Sunday, April 29, 2018

Quote Of The Day: Tim Maudlin On Block Time

Tim Maudlin via Quantum Magazine
Tim Maudlin is a philosopher of science who is often cited as a critic of the popular view in science and philosophy known as "block time," which is just another way of describing eternalism: the view that all moments of time—the past, present, and future, are all equally real and ontological. But it's not so clear that Maudlin outright denies the block universe conception of time. In an interview he gave with Quantum Magazine last year, he seems to affirm block time, but mistakingly thinks it denies change.

A popular misconception of the block universe is that time or change isn't real. But this is just a figure of speech. In the block universe time and change are definitely real. What isn't real, however, is the flow of time and change. There is no flowing of one moment to the next coming into and out of existence in a block universe since all moments exist, but there are definitely distinct ontological states of what exists at different times. This is what time and change are in a block universe: it's the fact that the same events do not exist uniformly throughout the spacetime block. But this often gets misconstrued as "time and change doesn't exist at all" by many scientists and even by many well-intentioned eternalists, and due to that, many people reject the block universe because it seems so self-evidently true that time and change exist. (For an explanation of the experience of the flow of time in a block universe, see here.) I will let Maudlin explain in his own words his issues with this complicated linguistic aspect of block time upon being accused of bucking the the trend. For all his experience on time, he too seems to get tripped up by this.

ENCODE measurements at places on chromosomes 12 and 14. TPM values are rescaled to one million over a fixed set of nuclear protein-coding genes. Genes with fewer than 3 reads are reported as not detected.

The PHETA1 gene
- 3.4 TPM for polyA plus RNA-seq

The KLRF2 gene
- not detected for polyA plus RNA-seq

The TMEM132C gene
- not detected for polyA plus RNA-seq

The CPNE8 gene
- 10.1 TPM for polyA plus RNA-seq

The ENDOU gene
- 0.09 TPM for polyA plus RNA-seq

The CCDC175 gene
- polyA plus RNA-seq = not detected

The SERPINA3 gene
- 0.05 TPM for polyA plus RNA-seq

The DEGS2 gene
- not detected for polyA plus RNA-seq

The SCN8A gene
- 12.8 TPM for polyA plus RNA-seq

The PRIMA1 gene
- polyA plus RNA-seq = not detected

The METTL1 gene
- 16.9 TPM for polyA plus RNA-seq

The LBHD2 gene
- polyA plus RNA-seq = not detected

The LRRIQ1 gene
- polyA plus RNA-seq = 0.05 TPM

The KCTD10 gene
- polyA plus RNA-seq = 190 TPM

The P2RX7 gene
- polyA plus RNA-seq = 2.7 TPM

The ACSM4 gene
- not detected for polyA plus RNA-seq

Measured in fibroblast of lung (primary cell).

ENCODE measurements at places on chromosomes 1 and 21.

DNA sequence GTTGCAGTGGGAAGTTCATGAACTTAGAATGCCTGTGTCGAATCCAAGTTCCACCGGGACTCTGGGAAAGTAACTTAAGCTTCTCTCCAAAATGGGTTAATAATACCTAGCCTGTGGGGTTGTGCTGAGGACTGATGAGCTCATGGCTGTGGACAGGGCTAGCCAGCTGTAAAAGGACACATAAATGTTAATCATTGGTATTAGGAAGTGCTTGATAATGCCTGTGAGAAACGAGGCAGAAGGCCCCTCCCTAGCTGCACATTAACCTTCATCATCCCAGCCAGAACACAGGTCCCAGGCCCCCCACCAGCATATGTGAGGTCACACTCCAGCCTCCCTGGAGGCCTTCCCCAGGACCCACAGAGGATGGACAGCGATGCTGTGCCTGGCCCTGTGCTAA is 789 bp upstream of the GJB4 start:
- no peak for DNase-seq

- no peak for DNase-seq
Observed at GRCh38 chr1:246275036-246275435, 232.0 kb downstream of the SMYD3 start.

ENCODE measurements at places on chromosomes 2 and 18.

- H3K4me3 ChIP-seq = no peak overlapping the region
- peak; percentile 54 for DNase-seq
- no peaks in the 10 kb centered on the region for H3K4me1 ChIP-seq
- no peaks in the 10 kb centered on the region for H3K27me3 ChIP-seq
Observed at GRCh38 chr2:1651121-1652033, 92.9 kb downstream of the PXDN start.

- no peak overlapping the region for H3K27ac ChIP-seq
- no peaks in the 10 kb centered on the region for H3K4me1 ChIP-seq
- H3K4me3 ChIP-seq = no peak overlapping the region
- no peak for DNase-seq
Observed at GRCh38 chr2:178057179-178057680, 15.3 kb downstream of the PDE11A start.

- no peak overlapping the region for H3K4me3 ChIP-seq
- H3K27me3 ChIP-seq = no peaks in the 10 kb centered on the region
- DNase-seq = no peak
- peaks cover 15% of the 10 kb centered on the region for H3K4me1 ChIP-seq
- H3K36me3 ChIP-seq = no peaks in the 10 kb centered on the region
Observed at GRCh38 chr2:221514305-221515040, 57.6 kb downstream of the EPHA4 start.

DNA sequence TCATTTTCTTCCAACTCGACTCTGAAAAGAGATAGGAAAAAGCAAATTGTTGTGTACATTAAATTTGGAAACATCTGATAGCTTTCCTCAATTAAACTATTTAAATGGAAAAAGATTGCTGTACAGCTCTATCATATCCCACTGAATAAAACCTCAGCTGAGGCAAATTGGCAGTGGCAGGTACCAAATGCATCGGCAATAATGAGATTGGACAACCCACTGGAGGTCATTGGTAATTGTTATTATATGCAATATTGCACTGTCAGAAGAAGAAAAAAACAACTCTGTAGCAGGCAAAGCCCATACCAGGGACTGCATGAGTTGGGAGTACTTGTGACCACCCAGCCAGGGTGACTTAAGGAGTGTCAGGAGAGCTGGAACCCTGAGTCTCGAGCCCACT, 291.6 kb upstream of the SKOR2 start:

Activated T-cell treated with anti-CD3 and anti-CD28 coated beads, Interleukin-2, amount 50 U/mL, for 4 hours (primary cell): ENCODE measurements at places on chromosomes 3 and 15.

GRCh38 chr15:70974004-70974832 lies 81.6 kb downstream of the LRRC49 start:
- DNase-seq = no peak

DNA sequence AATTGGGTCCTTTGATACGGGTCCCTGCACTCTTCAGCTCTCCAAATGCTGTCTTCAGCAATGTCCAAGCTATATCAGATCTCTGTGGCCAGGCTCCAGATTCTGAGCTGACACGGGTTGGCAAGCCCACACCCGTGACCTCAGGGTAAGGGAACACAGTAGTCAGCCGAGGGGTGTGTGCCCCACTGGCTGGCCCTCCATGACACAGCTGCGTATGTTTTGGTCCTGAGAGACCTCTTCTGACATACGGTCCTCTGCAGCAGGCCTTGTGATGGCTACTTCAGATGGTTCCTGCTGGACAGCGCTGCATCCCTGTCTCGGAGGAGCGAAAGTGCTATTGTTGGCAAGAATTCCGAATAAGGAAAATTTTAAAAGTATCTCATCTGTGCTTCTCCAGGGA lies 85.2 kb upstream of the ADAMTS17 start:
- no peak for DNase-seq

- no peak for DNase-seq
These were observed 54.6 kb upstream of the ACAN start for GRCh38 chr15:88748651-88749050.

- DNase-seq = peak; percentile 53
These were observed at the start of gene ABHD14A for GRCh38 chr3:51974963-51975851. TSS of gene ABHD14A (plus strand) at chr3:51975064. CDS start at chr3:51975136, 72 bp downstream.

You don’t sound like much of a fan of the block universe. 
There’s a sense in which I believe a certain understanding of the block universe. I believe that the past is equally real as the present, which is equally real as the future. Things that happened in the past were just as real. Pains in the past were pains, and in the future they’ll be real too, and there was one past and there will be one future. So if that’s all it means to believe in a block universe, fine.
People often say, “I’m forced into believing in a block universe because of relativity.” The block universe, again, is some kind of rigid structure. The totality of concrete physical reality is specifying that four-dimensional structure and what happens everywhere in it. In Newtonian mechanics, this object is foliated by these planes of absolute simultaneity. And in relativity you don’t have that; you have this light-cone structure instead. So it has a different geometrical character. But I don’t see how that different geometrical character gets rid of time or gets rid of temporality.
The idea that the block universe is static drives me crazy. What is it to say that something is static? It’s to say that as time goes on, it doesn’t change. But it’s not that the block universe is in time; time is in it. When you say it’s static, it somehow suggests that there is no change, nothing really changes, change is an illusion. It blows your mind. Physics has discovered some really strange things about the world, but it has not discovered that change is an illusion.

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